People around the world are again talking about race relations in the United States.
Recently, two U.S. grand juries decided not to recommend legal action against two police officers. The officers were involved in the deaths of two African-Americans in two separate cases -- one in Missouri, and the other in New York.
The grand jury decisions led to protests in cities across the nation. News organizations throughout the world reported on the story. Many showed images of the protesters. The demonstrations helped to motivate some people overseas.
In London, students at King’s College have been talking about the grand jury decisions and the unrest in their classes.
“It’s not a good thing.”
That is Xiang Yingchao, a 23-year-old economics student from China. He has studied in the United States.
“A lot of Chinese press, they said, like, ‘Oh, in U.S. they always say, they always advocate the human rights, but look at them -- it’s like they have two standards of human rights.’”
Fifty-three-year-old Paul Zimmerman is from London. He is studying for a master’s degree. He says the grand juries may have made the right decision, but many people just do not feel good about it.
“There’s an assumption that somehow there’s something that has gone on that isn’t quite right. Maybe they’ve come up with the right conclusion, but in a sense that doesn’t really matter.”
Mark Eastwood is a 24-year-old student from northern England. He agrees with Paul Zimmerman.
“I would say it’s exposed a broader issue. It’s more, for me, the, the story of Ferguson and what’s happened in New York in the last week or so, is more about the issues of, of, you know, as I say, structural racism.”
Mr. Zimmerman says the election of Barack Obama for two terms as president does not mean that America’s racial issues have been solved.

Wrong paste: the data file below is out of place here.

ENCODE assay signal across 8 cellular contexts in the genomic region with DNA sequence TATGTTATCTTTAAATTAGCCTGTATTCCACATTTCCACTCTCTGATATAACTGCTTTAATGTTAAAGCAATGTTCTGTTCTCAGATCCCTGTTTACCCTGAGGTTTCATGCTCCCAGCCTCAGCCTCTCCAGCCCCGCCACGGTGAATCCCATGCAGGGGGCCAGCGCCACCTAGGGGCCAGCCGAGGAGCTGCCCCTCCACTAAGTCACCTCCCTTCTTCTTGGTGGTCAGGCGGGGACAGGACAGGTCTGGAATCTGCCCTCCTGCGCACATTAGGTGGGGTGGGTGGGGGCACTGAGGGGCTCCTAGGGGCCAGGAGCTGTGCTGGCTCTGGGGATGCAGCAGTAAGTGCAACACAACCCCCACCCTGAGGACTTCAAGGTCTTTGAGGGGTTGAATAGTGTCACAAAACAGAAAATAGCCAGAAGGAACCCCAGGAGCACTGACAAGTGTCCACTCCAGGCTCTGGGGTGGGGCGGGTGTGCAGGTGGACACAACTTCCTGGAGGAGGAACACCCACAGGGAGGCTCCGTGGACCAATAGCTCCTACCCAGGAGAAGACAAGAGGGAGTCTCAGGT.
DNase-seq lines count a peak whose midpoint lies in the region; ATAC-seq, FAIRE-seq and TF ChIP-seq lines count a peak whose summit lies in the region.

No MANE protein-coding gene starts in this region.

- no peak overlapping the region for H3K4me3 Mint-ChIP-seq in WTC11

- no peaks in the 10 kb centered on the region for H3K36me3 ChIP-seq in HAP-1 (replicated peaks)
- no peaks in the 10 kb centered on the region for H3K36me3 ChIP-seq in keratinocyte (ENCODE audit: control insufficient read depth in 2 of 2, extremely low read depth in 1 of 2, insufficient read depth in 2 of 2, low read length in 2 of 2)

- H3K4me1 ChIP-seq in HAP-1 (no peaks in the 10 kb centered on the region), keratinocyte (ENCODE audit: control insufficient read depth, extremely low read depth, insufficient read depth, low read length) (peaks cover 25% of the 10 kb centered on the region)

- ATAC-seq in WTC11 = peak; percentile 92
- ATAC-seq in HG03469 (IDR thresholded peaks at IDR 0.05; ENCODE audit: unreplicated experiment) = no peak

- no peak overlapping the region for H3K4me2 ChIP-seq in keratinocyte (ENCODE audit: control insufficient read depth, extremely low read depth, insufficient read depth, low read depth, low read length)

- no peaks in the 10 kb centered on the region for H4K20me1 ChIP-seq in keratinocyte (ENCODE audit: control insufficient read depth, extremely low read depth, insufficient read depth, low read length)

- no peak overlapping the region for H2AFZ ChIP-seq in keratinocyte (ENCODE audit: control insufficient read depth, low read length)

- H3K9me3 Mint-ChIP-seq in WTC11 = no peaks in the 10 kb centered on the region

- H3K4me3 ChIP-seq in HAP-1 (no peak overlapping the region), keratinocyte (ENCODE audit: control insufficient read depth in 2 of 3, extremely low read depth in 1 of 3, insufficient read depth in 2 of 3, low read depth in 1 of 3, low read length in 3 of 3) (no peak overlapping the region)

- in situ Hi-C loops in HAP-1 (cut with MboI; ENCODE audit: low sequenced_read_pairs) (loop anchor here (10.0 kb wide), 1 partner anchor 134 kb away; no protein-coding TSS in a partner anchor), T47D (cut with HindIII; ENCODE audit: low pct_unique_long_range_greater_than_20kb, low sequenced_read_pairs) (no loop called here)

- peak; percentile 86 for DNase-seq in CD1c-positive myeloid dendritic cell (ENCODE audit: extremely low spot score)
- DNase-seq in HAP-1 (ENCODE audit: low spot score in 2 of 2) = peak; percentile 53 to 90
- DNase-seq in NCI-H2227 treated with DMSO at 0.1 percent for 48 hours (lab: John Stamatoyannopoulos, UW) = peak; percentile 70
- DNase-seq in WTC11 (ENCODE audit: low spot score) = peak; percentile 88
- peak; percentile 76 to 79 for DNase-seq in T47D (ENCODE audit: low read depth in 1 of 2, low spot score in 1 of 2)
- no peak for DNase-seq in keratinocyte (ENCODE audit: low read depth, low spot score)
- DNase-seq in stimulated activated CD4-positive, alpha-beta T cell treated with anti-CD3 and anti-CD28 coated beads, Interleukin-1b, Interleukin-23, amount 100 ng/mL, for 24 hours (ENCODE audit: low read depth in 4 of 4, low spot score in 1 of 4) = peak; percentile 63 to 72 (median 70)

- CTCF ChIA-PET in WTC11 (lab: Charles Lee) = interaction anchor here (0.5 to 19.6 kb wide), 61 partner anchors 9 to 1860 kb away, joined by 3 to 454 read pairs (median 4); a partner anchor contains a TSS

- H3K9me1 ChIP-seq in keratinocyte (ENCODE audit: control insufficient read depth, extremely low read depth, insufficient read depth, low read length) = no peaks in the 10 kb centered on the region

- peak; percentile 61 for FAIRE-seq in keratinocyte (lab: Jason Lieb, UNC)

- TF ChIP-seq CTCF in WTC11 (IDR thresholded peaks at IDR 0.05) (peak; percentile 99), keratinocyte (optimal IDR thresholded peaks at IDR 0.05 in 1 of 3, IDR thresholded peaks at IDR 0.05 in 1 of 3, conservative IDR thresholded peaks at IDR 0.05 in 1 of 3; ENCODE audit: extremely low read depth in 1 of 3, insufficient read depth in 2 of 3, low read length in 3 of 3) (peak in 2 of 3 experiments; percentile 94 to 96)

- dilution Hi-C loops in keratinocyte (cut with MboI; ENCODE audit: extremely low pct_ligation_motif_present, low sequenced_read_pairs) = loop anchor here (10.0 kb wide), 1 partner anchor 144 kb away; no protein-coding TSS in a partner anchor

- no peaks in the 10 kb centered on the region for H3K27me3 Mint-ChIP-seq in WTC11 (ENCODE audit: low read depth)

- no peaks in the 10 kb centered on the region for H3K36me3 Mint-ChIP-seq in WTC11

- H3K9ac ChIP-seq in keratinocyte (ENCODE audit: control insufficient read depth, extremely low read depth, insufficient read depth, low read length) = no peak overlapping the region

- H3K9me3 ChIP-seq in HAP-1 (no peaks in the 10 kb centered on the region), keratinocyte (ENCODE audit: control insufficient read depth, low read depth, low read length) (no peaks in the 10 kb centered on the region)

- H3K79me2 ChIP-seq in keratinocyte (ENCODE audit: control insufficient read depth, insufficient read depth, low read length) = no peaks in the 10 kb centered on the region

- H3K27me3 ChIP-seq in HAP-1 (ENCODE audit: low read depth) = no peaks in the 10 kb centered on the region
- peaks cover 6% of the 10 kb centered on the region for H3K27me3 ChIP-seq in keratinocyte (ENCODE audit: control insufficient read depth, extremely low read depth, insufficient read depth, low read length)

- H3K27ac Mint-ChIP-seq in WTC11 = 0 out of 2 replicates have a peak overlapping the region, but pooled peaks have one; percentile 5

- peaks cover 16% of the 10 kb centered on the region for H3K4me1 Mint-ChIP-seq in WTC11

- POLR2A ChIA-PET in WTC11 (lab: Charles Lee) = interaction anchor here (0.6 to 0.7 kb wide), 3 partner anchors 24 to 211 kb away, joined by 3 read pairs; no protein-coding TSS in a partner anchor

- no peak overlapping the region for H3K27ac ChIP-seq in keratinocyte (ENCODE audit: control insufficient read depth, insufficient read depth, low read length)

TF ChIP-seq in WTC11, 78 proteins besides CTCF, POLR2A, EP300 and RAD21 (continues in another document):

“Electing a black president, in, in theory, is transformational but there’s a lot that needs to happen in order to correct many, many years of systemic unfairness.”
Xiang Yingchao agrees.
“One black president cannot change these things. They have to change their justice system, I mean, even their laws.”
Joshua Simon teaches at King’s College. He says his students recognize the concerns about the grand jury decisions. But he says they are hopeful because of the strong reaction to the decisions.
“They’re thinking of it as a, as a pretty shocking demonstration of the, the remaining racial injustices in the United States, and a pretty encouraging sign that the population in the United States isn’t going to take these events lying down.”
Mr. Simon says many people believe the United States has made great progress in improving race relations. But he says the recent incidents have shown how much work remains. He says poor race relations hurt American efforts to be considered a moral leader.
I’m Christopher Cruise.
VOA London Correspondent Al Pessin reported this story. Christopher Cruise wrote it for VOA Learning English. He also read and produced the program. George Grow was the editor.
Words in This Story
grand jury – n. a group of citizens who decide whether to approve criminal charges
recommend – v. to suggest or propose that someone do something
structural – adj. relating to the way something is built or organized
systemic – adj. of or relating to a way of doing something
moral – adj. concerning what is right or wrong in someone’s actions